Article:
A picture paints a thousand words, said the artist to the bookseller. We all try and create pleasing pictures in our gardens. Some gardeners use one big canvas; other gardeners use a series of smaller ones, in sections. A triptych garden.
I have been pondering on this recently, as I was the recipient of some truly kind words on the garden, in particular, mentioning The Impatient Gardener’s beautiful photography. Indeed, she is very clever; sometimes I look at her photographs and cannot quite believe it is here. There is no hocus pocus trickery with them, however there is clever selection. For this garden has its dark corners; hidden spots rarely visited and where no one dares tread.
In my garden, the dark corners are not always permanent; they may be there for some years and then inspiration will strike. In no time they can be rejuvenated, and a new garden picture might emerge, you let the light in. Sometimes the wilful neglect of a dark corner will creep up slowly, until it dawns on you that it is a spot you no longer linger. Perhaps you missed a snake there at the beginning of summer and so quite naturally, avoid it for the ensuing months. Before you know it, it has turned and become a dark corner and no amount of noise and banging will let you relax and wish to spend time there.
Of course, you will realise by now I am speaking metaphorically; a dark corner does not necessarily have to be dark. Nor does it have to be a corner, it may well be in the open, or beside a shed. It may be an area where you store (dump) your bits of left-over irrigation pipe, some handy old pieces of wire you do not know what to do with but you know they will be handy. The old plastic pot pile, sizes various, condition unknown. Possibility of lizards, spiders, or worse slithering out of them when handled, one hundred percent.
Another dark corner may be your compost pile, the ingredients carted in and mixed with such promise. Fastidiously turned and watered for weeks until that hot spell kills both it and your desire to persevere with it. Possibility of lizards, spiders, or worse crawling out of it when handled, one hundred percent.
We have cleaned up a dark corner this week. It has been worrying me, both the being a dark corner and the task of cleaning it up. A wood heap, laid down many years ago amongst a thicket of gidgee trees and now built in by a shed, making it inaccessible and hemmed in. Not a wood pile to make the Fireside Monthly magazine; a wood heap to strike fear into your core. The darkest of dark corners.
I love wood heaps. The sight of neatly stacked, evenly sawn lengths of wood is enough to fill my heart with joy. And the promise of all those heavenly winter fires, with neat little sawn logs artfully placed in a neat little wood basket or similar. Perhaps a quaint little brass handled broom to swish away any stray bits of bark and the odd puff of ash? All this and then to be safe in the knowledge there is a neat wood pile outside. Perhaps also artfully stacked to fit into a sculptural ring, or to mimic a wall of the house or cleverly incorporated into the garden fence?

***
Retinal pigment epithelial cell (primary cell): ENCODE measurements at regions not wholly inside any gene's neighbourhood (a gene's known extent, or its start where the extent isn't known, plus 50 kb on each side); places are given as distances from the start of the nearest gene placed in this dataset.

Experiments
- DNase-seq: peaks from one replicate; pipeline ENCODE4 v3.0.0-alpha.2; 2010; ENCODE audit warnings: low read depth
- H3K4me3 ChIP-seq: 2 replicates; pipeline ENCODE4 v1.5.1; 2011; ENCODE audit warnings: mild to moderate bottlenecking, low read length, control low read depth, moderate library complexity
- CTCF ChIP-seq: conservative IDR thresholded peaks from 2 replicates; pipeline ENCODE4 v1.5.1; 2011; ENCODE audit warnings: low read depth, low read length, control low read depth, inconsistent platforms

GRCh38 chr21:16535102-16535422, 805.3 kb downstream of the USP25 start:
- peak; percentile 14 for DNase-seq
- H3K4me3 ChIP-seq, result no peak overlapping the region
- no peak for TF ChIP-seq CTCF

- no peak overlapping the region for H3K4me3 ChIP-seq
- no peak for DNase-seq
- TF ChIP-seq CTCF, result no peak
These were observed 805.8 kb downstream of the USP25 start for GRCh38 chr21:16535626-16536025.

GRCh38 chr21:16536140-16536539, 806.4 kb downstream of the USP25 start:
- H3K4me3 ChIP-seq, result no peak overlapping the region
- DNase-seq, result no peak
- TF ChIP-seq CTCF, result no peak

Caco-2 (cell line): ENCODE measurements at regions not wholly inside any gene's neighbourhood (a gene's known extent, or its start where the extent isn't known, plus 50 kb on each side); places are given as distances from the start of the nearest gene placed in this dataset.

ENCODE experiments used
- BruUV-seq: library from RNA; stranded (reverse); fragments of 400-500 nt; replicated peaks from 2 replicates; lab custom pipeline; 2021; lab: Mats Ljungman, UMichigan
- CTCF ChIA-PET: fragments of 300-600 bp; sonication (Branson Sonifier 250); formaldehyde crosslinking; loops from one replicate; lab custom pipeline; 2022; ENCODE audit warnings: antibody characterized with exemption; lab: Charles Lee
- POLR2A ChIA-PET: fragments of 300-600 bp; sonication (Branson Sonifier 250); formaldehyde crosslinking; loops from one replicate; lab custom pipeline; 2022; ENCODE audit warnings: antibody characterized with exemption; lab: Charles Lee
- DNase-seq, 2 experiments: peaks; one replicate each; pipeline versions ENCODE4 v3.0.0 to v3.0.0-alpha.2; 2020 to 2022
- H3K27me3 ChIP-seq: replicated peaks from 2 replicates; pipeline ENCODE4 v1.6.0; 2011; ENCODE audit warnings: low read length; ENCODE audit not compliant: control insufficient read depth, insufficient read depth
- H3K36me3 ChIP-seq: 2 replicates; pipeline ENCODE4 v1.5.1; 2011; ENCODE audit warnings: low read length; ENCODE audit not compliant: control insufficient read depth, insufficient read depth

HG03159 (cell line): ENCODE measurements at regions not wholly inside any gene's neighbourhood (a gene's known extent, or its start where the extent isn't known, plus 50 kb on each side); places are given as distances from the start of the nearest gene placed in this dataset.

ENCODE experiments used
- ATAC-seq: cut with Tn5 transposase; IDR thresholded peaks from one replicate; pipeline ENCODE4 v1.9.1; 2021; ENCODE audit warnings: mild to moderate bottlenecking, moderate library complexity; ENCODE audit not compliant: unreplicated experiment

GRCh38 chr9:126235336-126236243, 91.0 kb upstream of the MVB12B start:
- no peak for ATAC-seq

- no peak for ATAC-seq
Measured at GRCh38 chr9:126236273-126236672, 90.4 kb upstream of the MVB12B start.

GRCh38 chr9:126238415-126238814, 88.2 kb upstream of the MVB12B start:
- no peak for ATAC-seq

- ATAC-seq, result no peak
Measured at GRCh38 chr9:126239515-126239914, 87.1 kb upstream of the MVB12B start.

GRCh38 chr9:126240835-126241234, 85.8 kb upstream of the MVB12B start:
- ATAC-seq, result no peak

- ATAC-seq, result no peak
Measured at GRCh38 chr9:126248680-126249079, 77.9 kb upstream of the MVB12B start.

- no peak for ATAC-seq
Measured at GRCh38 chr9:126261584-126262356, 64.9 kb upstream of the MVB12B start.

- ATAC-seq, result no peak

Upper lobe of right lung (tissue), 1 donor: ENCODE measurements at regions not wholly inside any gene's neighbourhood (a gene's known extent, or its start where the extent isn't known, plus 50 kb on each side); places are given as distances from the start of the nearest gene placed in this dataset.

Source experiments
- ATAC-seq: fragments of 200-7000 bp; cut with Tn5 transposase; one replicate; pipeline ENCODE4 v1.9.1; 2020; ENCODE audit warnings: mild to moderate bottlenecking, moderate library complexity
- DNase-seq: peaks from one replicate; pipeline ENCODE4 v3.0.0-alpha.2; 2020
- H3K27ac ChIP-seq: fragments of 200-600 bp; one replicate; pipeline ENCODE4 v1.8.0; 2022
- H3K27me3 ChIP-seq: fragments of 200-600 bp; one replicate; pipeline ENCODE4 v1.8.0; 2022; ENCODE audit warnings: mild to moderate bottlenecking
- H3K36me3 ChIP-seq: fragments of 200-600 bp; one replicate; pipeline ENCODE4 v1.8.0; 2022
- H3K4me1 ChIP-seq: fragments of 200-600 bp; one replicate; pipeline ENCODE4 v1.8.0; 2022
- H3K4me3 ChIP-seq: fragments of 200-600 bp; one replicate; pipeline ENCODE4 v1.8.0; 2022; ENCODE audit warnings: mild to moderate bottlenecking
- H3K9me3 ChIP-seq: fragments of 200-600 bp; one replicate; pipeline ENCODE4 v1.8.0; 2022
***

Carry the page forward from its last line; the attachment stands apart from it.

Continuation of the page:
If our darkest of wood heaps was a painting, it would be called “After the Tsunami”. Piles of uncut wood various, washed up and all askew, covered thickly with decades of leaf mulch and a green coating of Mile-a-Minute (Creepus all-aroundus) holding it tight with long and tangled tentacles.
The thought of what may have made its home under all of this kept me awake at night, however after a week of frosty mornings, it was time to strike. Rake at hand, we started, trailer load by load, to draft up and cart away. Much good wood was saved (gidgee) and much bad wood was relegated to a not in my fireplace heap (not gidgee). I am slightly pedantic about my firewood, and years of fireside huddling has convinced me that if it is not gidgee, do not bother. Mr. Moble however, believes if it was in the garden and has fallen over, it should be cut up and used. A particularly fiery point of contention around here to be sure.
Needless to say, we now have quite a good load of wood ready for its minimal processing; please do not imagine there is artfully arranged little sawn logs in a dear little fireside basket here. If it is fractionally shorter than Mr. Moble’s waist, it will, apparently, fit in the hearth. No matter that it must be dragged in on a trolley and artfully trimmed with an axe to wedge it in; and as for a little brass handled hearth sweeper, rake and shovel would be more on point.
I am not complaining, we have shifted the darkest of corners and brought light into a very neglected part of the garden, and after all that, only one huge blue tongue lizard unearthed. In fact, it now looks a perfect spot to move my nursery to. Plans will be afoot, I just need to go and trolley some more wood onto the fire,
Good luck with your dark corners,
The Moble Gardener.